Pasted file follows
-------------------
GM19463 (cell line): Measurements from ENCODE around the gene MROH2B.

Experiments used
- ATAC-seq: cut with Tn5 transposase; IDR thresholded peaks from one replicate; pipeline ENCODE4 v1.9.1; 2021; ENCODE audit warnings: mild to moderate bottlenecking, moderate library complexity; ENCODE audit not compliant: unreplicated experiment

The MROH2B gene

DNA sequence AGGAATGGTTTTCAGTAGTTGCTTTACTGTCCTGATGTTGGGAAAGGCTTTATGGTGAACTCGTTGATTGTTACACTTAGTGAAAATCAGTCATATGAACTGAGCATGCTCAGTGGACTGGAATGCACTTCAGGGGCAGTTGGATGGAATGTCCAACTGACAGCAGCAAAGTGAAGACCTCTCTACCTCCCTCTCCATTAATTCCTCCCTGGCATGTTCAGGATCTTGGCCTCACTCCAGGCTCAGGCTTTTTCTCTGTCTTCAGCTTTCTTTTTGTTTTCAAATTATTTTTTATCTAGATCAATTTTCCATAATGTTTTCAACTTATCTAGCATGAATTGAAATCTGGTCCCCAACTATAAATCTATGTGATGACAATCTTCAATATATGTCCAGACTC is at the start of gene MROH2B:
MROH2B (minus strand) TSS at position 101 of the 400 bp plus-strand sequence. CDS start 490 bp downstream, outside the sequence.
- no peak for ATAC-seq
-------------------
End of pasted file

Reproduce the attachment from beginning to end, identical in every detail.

GM19463 (cell line): Measurements from ENCODE around the gene MROH2B.

Experiments used
- ATAC-seq: cut with Tn5 transposase; IDR thresholded peaks from one replicate; pipeline ENCODE4 v1.9.1; 2021; ENCODE audit warnings: mild to moderate bottlenecking, moderate library complexity; ENCODE audit not compliant: unreplicated experiment

The MROH2B gene

DNA sequence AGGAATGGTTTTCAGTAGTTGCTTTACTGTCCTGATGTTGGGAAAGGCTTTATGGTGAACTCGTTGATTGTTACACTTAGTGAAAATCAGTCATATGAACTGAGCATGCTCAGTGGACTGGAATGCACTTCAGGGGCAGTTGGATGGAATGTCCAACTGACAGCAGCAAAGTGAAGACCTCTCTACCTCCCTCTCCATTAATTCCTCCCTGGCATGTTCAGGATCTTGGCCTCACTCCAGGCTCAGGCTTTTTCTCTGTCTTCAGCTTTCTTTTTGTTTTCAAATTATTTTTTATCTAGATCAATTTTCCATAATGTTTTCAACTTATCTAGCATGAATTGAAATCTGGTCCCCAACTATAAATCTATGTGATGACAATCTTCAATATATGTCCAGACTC is at the start of gene MROH2B:
MROH2B (minus strand) TSS at position 101 of the 400 bp plus-strand sequence. CDS start 490 bp downstream, outside the sequence.
- no peak for ATAC-seq